Rio a step closer to exit from coal

The Star Early Edition - - BUSINESS REPORT - Jesse Rise­bor­ough, Brett Fo­ley and Thomas Biesheuvel Lon­don and Mel­bourne

RIO TINTO Group moved closer to an exit from ther­mal coal af­ter the world’s sec­ond-big­gest miner agreed to sell most of its mines to a com­pany con­trolled by China’s Yanzhou Coal Min­ing for $2.45 bil­lion (R32.85bn). Shares in both com­pa­nies rose yes­ter­day.

The sale, which in­cludes Rio’s big­gest Aus­tralian coal op­er­a­tion in the Hunter Val­ley re­gion, leaves the com­pany with only two coal-pro­duc­ing mines in the coun­try that was once the cor­ner­stone of its en­ergy busi­ness.

“It was kind of get­ting to the point where ther­mal was ir­rel­e­vant, they’re an iron ore, cop­per, alu­minum and in­dus­trial-min­er­als busi­ness,” said Richard Knights, a min­ing an­a­lyst at Liberum Cap­i­tal in Lon­don. “Now is a fan­tas­tic time to off­load coal as­sets.”

Big­gest in­crease

Ther­mal coal prices surged last year af­ter China in­tro­duced min­ing re­stric­tions. Out­put by the world’s big­gest pro­ducer and con­sumer of the fuel fell 9.4 per­cent in 2016, while im­ports re­versed two years of de­clines to gain 25 per­cent, the big­gest in­crease since 2012. Aus­tralia’s New­cas­tle coal, an Asian ther­mal bench­mark, surged more than 80 per­cent in 2016, snap­ping five years of de­clines.

Rio ad­vanced 3 per­cent to A$66.69 (R677.70) a share by 3.34pm in Syd­ney yes­ter­day, af­ter clos­ing at the high­est since March 2015 on Tues­day. Yanzhou Coal Min­ing gained 0.5 per­cent to HK$5.88 (R10.16), af­ter jump­ing the most in six weeks on Tues­day.

The deal is the first ma­jor trans­ac­tion by Rio un­der chief ex­ec­u­tive Jean Se­bastien Jac­ques, who took over from Sam Walsh in July. Prior to be­ing made chief ex­ec­u­tive, Jac­ques headed the cop­per busi­ness. A com­pany re­struc­tur­ing in 2015 led to coal be­ing in­cor­po­rated into the unit led by him.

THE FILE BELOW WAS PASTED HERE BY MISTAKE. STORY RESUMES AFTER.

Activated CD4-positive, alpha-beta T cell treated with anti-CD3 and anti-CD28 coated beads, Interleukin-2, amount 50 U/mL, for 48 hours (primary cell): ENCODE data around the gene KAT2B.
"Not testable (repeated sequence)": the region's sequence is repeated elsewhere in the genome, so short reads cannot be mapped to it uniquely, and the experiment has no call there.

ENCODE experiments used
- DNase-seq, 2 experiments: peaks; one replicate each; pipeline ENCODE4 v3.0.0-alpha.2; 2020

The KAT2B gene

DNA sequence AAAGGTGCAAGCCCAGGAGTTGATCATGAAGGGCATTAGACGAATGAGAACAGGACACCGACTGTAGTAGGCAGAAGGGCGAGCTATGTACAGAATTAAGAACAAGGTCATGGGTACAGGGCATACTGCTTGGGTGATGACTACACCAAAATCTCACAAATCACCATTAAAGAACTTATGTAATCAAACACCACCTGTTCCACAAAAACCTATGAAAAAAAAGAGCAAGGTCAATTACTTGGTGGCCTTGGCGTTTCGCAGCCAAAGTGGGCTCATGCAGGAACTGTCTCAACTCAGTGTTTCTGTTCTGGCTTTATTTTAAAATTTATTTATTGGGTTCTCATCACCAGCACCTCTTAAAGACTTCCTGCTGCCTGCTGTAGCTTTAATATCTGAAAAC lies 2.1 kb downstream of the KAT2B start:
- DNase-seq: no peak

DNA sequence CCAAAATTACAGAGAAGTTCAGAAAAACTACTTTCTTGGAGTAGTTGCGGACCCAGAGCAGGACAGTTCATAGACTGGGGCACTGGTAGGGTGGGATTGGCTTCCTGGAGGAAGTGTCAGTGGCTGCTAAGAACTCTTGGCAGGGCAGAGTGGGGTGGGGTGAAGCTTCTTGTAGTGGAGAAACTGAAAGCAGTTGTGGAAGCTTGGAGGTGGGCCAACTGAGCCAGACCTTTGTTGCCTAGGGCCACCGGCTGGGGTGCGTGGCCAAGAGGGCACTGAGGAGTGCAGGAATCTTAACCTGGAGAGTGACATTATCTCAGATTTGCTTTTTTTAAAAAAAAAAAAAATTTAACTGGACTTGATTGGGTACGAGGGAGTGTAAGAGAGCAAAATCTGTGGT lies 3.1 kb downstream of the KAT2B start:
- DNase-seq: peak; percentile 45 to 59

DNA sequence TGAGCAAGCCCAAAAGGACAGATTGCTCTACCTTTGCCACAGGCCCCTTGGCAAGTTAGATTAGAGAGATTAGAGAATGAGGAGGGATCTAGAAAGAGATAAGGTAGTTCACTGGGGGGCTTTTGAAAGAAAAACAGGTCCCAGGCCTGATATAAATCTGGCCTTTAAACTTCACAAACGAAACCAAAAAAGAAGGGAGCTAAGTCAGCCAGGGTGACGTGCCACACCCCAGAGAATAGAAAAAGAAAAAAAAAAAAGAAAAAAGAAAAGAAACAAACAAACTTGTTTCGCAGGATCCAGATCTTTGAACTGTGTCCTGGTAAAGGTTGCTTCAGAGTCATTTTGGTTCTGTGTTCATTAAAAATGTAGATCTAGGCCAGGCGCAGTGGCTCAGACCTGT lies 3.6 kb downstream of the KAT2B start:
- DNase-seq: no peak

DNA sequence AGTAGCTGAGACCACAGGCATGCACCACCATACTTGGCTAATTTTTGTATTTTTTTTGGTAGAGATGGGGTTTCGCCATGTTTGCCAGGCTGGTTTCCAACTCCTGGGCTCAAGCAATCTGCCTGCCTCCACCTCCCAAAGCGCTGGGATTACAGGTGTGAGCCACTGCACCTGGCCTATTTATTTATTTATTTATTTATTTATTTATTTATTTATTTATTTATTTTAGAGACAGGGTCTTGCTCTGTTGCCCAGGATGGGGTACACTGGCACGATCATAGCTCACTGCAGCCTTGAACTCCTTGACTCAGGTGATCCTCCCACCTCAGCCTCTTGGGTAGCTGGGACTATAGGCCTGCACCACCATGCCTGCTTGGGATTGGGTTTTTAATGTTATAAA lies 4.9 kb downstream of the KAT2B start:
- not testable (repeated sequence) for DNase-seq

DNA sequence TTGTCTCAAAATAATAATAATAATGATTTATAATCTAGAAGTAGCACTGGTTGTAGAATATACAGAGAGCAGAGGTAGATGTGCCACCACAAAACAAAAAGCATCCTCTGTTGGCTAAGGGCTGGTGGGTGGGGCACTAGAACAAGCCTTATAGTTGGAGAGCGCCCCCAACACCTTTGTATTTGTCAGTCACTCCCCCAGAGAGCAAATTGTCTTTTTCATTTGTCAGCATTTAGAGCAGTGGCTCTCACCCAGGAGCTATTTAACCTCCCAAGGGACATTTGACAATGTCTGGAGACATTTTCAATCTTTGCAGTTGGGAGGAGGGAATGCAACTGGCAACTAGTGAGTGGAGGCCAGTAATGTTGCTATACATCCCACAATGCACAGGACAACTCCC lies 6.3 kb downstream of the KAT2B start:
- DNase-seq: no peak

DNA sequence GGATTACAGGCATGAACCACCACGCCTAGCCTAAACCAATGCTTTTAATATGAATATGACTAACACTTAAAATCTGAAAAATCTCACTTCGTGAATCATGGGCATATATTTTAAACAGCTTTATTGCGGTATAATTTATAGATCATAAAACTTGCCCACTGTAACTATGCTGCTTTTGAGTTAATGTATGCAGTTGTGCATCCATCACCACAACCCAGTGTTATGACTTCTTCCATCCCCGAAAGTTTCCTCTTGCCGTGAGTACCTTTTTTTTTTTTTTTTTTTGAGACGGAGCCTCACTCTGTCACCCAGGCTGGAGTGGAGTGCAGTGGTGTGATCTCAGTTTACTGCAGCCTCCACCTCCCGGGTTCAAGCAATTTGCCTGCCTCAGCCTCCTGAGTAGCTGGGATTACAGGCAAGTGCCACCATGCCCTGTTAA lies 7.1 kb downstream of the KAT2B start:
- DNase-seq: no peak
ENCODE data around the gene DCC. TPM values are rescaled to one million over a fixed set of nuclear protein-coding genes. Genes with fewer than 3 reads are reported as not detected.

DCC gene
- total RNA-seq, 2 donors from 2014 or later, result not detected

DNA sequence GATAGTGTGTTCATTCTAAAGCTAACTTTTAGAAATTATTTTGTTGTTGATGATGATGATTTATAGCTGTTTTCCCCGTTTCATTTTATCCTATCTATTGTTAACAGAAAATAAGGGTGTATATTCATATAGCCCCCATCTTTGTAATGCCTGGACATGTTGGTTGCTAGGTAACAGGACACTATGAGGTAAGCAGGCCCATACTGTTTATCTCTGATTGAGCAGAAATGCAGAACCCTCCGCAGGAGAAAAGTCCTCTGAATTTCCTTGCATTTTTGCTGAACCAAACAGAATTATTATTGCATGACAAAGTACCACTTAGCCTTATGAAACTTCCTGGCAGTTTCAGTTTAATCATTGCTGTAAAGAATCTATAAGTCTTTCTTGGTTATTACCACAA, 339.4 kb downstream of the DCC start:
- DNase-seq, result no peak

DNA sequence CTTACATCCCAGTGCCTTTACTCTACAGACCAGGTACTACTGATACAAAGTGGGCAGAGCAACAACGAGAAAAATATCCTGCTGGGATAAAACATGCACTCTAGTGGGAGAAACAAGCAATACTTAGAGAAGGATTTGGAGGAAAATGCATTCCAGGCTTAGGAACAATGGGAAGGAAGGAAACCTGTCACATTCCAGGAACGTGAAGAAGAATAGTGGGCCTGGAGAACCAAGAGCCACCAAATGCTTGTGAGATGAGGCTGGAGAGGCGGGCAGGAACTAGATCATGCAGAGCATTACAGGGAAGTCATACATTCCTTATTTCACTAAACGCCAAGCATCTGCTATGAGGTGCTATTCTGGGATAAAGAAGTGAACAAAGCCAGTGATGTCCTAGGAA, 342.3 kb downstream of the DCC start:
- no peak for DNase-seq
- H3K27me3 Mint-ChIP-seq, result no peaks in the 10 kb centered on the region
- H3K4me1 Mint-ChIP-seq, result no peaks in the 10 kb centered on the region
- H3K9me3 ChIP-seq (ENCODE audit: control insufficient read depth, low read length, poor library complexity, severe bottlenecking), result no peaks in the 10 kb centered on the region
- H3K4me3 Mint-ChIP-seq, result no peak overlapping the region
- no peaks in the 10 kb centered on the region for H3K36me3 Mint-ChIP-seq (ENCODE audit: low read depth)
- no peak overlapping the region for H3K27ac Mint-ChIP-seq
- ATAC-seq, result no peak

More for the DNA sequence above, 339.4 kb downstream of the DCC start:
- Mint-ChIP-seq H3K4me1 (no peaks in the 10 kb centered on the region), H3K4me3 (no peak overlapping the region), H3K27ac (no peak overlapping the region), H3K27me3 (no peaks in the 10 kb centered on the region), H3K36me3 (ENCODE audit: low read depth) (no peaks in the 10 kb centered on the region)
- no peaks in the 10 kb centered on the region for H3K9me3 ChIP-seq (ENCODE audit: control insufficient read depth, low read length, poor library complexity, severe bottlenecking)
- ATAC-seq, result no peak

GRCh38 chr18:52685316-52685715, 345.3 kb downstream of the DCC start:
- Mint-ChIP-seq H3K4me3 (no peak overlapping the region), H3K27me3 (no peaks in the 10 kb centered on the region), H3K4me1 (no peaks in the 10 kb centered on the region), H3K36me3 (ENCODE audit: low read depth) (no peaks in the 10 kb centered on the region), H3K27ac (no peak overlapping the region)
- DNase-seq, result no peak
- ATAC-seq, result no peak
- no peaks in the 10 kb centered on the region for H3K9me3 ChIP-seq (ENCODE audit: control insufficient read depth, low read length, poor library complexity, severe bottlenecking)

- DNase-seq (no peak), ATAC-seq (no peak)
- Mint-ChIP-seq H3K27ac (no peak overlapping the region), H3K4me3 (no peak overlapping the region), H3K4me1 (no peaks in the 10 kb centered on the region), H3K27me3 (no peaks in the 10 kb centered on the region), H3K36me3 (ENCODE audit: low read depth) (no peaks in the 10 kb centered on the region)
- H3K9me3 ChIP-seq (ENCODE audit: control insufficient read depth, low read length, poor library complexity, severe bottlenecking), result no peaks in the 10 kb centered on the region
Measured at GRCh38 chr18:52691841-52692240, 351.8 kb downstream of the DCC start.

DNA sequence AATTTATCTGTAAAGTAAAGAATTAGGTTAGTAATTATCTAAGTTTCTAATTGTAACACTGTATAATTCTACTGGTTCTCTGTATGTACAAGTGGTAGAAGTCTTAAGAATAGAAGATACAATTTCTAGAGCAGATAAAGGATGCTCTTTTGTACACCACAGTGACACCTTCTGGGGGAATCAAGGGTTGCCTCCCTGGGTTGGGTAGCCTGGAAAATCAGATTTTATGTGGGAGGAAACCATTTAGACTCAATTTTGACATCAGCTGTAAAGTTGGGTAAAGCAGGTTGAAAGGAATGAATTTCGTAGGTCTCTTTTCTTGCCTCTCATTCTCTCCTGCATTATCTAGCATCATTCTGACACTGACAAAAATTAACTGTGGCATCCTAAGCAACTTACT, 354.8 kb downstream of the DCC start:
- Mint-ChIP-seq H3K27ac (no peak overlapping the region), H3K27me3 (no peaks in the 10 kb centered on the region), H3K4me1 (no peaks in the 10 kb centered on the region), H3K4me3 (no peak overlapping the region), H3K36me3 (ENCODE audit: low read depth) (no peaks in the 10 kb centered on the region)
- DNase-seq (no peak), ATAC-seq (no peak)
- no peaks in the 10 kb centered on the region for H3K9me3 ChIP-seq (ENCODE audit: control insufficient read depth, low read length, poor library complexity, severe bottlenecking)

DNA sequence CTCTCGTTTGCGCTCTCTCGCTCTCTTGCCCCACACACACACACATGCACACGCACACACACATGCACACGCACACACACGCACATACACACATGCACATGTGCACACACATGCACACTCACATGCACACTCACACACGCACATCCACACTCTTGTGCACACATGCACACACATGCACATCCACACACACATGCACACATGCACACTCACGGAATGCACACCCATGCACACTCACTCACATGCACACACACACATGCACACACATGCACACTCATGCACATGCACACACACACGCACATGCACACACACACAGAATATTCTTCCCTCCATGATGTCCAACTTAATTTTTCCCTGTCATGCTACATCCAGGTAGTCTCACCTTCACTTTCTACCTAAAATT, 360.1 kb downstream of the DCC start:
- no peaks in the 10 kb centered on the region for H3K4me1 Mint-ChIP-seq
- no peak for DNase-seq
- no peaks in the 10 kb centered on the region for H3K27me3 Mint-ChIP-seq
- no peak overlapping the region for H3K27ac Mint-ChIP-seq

The sale to Yan­coal Aus­tralia in­cludes an ini­tial $1.95bn cash pay­ment and $500 mil­lion in an­nual in­stal­ments of $100m fol­low­ing com­ple­tion. Yan­coal, which is 13 per­cent-owned by Asian com­mod­ity trad­ing gi­ant Noble Group, said on Tues­day the ac­qui­si­tion would make it Aus­tralia’s largest pure-play pro­ducer of the com­mod­ity. Chi­nese state-owned Yanzhou Coal owns 78 per­cent of the Aus­tralian Se­cu­ri­ties Ex­change-listed com­pany.

The deal re­quires the ap­proval of Aus­tralia’s For­eign In­vest­ment Re­view Board and Hans Hen­drischke, a pro­fes­sor of Chi­nese busi­ness and man­age­ment at the Univer­sity of Syd­ney Busi­ness School, ex­pects it to clear the reg­u­la­tory hur­dle. Yan­coal Aus­tralia jumped as much as 4.2 per­cent to 50 Aus­tralian cents (R5.08), while Noble Group was steady at 17.3 Sin­ga­pore cents (R1.64). Rio Tinto and Yan­coal share­hold­ers need to ap­prove the deal, which is ex­pected to be com­pleted in the Septem­ber quar­ter.

Yan­coal will also make an of­fer to Mit­subishi De­vel­op­ment, which owns a 32.4 per­cent stake in the Hunter Val­ley coal as­sets.

Mit­subishi is con­sid­er­ing whether or not to sell its share in the mine, said a spokesper­son who de­clined to elab­o­rate and asked not to be iden­ti­fied, cit­ing com­pany pol­icy.

The par­ent added 0.6 per­cent to 2 601.5 yen (R308.20) in Tokyo trad­ing. Rio has sold at least $7.7bn in as­sets since 2013.

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